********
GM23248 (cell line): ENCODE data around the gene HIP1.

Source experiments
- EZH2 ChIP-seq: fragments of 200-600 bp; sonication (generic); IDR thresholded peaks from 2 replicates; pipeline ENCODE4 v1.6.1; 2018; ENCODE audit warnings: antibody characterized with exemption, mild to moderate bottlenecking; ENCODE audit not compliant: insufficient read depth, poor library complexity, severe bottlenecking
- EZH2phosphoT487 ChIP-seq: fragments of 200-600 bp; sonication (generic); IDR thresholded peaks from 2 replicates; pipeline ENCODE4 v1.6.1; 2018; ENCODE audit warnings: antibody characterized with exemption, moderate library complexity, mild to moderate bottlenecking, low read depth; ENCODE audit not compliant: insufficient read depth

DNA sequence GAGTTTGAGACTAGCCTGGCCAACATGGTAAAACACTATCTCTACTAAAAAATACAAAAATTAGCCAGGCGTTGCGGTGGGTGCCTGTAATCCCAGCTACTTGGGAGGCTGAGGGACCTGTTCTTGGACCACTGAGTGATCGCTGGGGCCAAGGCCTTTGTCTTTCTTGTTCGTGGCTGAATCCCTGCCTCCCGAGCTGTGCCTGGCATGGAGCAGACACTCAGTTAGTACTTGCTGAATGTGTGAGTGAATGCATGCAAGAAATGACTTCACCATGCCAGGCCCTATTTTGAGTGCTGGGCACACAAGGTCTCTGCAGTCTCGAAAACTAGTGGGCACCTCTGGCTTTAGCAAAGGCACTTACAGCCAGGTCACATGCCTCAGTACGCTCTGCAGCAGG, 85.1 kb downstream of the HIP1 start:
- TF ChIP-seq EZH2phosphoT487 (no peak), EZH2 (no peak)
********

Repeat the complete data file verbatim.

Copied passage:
GM23248 (cell line): ENCODE data around the gene HIP1.

Source experiments
- EZH2 ChIP-seq: fragments of 200-600 bp; sonication (generic); IDR thresholded peaks from 2 replicates; pipeline ENCODE4 v1.6.1; 2018; ENCODE audit warnings: antibody characterized with exemption, mild to moderate bottlenecking; ENCODE audit not compliant: insufficient read depth, poor library complexity, severe bottlenecking
- EZH2phosphoT487 ChIP-seq: fragments of 200-600 bp; sonication (generic); IDR thresholded peaks from 2 replicates; pipeline ENCODE4 v1.6.1; 2018; ENCODE audit warnings: antibody characterized with exemption, moderate library complexity, mild to moderate bottlenecking, low read depth; ENCODE audit not compliant: insufficient read depth

DNA sequence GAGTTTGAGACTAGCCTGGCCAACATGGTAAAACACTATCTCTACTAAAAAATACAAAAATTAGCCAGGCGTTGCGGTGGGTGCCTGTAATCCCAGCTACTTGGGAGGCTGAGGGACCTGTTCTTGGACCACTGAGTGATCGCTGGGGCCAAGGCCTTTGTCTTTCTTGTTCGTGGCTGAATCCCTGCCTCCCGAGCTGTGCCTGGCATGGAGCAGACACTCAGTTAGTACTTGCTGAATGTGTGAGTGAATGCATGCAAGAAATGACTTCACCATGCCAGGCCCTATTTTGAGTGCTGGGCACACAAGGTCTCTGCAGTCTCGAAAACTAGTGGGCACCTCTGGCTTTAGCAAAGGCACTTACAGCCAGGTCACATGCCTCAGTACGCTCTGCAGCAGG, 85.1 kb downstream of the HIP1 start:
- TF ChIP-seq EZH2phosphoT487 (no peak), EZH2 (no peak)